MSMU Travels Prague 2024 Prague, Czech Republic

Ballet and Government in Prague

I officially completed my second week in Prague, and I can officially say that I am used to the six-hour difference from New York to Prague.

It was really hard at first but after this week I can say it was a bit more enjoyable. We were lucky to experience a very interesting play named “The Ballet Eugene Onegin.” The play is about Tatyana falling for the distant Onegin, but he rejects her approach. At her birthday celebration, Onegin flirts with Olga, which annoys her fiancé, Lensky. They fight, and Onegin sadly kills Lensky. Years afterward, Onegin attends a gala and discovers that the elegant Princess Gremina was his once-rejected Tatyana, then married. Onegin claims his love, but Tatyana, despite her feelings for Onegin, picks loyalty and breaks up with him, just as he did with her before. The two unlucky partners can’t seem to escape the effects of their past together. Aside from the ballet, I liked touring Prague’s stunning architecture, exciting nightlife, and wonderful food. My first trip that took place last week was to the huge Prague Castle complex, where I spent hours exploring medieval churches, royal residences and cobblestone pathways. By night, the castle was beautifully lighted.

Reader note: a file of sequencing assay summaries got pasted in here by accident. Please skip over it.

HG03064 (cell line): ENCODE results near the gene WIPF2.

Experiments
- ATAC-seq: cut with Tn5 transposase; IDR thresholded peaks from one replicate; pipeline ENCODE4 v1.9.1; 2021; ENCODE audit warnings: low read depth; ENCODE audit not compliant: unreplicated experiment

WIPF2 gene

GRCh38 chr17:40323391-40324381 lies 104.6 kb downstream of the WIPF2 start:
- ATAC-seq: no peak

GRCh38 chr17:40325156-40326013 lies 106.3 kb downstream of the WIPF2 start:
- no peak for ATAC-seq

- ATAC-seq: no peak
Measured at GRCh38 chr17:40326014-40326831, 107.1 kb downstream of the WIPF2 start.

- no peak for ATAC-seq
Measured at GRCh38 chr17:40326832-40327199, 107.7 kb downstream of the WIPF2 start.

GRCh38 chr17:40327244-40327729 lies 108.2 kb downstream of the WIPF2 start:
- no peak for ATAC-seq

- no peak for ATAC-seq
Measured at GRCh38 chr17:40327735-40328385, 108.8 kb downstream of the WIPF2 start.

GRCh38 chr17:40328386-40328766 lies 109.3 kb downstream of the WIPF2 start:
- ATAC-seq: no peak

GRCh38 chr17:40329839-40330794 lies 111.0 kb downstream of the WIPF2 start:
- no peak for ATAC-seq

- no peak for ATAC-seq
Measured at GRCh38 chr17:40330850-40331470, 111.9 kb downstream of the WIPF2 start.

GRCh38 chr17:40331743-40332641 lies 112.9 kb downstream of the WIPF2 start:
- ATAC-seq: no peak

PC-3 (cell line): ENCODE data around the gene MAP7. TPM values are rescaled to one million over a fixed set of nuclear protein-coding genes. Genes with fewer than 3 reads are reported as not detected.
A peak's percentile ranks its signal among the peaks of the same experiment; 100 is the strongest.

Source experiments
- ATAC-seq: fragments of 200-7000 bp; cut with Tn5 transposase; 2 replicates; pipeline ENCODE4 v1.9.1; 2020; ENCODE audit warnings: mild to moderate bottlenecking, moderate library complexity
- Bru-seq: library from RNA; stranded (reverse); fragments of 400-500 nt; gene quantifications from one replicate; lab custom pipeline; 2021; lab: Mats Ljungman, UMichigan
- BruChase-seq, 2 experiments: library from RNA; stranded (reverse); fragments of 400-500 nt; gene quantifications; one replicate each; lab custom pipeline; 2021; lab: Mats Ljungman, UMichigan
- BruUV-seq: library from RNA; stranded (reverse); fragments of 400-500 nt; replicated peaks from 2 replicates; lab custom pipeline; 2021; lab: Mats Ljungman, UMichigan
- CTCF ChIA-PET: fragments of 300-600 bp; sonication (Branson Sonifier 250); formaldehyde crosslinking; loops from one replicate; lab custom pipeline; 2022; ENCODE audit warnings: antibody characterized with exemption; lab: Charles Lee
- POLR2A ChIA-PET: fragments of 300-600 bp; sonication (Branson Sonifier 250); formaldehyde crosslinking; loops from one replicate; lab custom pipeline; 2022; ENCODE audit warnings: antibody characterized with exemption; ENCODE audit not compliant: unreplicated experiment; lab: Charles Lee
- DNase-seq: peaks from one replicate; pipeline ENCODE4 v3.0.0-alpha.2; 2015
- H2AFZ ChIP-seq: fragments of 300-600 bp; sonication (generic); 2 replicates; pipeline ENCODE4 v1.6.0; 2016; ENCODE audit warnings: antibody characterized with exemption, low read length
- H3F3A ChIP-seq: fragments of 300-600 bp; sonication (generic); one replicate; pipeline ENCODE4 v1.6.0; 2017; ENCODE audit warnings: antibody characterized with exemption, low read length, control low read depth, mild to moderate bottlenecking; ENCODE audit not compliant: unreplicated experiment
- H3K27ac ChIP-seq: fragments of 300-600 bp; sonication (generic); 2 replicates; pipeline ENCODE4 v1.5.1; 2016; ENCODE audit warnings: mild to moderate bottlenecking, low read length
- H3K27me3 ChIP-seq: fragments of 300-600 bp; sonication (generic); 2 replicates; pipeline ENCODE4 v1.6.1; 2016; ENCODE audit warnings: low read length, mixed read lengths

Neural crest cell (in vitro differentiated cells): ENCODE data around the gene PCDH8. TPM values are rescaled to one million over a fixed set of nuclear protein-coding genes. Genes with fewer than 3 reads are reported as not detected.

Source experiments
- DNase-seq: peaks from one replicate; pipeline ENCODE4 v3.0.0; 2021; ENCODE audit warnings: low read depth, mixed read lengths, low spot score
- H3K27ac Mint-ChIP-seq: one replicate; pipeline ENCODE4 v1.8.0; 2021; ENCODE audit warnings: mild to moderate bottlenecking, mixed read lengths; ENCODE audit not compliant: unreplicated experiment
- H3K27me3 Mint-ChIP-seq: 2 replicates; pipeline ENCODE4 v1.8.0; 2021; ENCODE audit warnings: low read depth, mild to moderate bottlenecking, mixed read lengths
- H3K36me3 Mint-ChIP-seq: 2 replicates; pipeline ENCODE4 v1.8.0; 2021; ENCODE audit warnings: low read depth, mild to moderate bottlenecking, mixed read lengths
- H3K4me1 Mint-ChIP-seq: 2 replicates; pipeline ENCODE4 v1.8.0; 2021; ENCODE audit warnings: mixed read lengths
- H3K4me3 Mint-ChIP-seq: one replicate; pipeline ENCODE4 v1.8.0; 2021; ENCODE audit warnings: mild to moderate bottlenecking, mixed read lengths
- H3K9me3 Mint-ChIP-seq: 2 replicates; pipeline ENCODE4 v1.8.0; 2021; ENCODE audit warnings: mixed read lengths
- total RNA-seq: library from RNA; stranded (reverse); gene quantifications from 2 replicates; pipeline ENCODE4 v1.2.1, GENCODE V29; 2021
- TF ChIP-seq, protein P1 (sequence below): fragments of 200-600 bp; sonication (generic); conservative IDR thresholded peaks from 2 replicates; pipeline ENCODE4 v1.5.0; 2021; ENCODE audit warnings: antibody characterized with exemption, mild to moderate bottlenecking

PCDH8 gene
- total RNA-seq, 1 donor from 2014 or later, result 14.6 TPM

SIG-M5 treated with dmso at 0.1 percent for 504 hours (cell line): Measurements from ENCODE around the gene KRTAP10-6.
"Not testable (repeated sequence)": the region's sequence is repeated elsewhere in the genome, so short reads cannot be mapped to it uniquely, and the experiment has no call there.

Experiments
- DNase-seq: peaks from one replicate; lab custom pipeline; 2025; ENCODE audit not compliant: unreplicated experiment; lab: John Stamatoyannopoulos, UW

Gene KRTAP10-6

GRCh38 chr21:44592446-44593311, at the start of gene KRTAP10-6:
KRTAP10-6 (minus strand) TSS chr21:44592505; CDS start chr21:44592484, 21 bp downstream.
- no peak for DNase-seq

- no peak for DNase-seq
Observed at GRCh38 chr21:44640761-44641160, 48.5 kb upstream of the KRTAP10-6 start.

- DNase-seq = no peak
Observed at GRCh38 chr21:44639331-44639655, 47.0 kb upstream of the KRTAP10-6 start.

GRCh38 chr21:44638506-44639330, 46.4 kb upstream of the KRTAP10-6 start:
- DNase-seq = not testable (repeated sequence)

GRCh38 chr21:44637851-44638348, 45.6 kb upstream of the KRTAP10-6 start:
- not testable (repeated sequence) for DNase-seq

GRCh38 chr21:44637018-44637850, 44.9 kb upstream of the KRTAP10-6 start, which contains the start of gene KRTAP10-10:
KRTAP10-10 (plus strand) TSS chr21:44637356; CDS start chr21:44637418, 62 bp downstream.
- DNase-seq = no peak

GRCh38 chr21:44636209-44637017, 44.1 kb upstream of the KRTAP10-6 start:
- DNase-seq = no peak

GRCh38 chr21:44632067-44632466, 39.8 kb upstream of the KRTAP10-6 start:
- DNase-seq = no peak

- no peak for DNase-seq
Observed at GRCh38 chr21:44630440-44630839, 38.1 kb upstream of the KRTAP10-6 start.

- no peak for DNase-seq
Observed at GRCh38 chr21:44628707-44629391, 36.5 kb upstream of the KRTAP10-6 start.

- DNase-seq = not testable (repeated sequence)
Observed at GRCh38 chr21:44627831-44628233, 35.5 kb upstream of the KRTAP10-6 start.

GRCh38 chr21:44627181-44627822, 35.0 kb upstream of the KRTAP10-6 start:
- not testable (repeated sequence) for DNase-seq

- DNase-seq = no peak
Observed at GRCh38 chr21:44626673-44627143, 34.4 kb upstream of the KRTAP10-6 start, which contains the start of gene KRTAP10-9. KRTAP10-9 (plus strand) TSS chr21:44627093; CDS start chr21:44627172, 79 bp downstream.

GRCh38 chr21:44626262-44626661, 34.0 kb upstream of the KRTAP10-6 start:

During another trip this week, we explored the stately Senate building in the center of Prague. As I arrived at the amazing neo-renaissance front, with its towering arches and elegant columns, I was mesmerized by its stunning appearance and royalty. After stepping into the somber Senate chamber, I sat in one of the chairs overlooking the incredible area, imagining the significant arguments that had taken place here. A tour guide brought my small group through the large halls and elegant offices where the 81 senators work. We heard about the interesting origin of the Czech Senate, which was founded in 1848 right after the Czech National Revival and vanished during the communist era. It wasn’t until 1996, during the Velvet Revolution, that it came back to be part of the newfound democratic Czech Republic. The tour guide highlighted architectural exhibits such as patterned floors, frescoed ceilings and crystal chandeliers while discussing the Senate’s organization and tasks. I wasn’t expecting to find that senators have a six-year term and the authority to reject legislation offered by the lower Chamber of Deputies. Once outside, I took one final look at the Senate’s towering exterior. The wonderful structure seems to reflect the Czech Republic’s incredible transformation to an independent democracy following years of persecution.

Touring the Senate not only provided insight into the Czech government but also helped me to connect with the country’s difficult yet inspirational past. I left with a strong understanding of the conflicts necessary to accomplish democratic principles such as free speech, representation and open conversation. I had a wonderful time visiting these two spots this past weekend and I can’t wait to gain more knowledge on these excursions.

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